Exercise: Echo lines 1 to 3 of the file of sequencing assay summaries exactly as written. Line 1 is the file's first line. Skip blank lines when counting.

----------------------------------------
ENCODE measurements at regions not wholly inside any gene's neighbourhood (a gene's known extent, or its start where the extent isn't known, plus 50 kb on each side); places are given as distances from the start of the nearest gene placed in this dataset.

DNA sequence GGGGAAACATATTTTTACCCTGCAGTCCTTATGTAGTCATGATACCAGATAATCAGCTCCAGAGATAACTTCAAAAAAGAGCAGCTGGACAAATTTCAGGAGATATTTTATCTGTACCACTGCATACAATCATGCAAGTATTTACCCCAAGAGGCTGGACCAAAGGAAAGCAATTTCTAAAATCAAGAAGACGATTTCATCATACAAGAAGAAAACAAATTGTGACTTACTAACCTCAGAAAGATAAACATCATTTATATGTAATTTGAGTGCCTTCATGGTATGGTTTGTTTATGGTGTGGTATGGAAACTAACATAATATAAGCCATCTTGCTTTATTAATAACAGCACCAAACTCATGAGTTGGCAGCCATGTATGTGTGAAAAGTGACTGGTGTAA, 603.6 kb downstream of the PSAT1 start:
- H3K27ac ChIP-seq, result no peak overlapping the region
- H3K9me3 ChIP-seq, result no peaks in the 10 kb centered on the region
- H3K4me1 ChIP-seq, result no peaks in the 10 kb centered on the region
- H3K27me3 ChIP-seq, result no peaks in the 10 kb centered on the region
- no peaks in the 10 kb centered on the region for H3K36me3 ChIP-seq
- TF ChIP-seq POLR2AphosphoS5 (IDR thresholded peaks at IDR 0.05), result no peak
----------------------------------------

ENCODE measurements at regions not wholly inside any gene's neighbourhood (a gene's known extent, or its start where the extent isn't known, plus 50 kb on each side); places are given as distances from the start of the nearest gene placed in this dataset.

DNA sequence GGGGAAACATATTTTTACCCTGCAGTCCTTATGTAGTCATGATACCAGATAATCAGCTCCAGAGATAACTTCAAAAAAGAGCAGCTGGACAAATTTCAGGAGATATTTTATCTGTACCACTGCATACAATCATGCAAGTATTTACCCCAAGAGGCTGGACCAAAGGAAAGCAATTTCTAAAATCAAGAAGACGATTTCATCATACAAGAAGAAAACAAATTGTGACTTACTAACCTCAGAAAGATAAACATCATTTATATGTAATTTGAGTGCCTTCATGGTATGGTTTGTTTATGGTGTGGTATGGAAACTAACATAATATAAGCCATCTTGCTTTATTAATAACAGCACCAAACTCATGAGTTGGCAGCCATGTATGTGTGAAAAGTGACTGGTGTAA, 603.6 kb downstream of the PSAT1 start:
- H3K27ac ChIP-seq, result no peak overlapping the region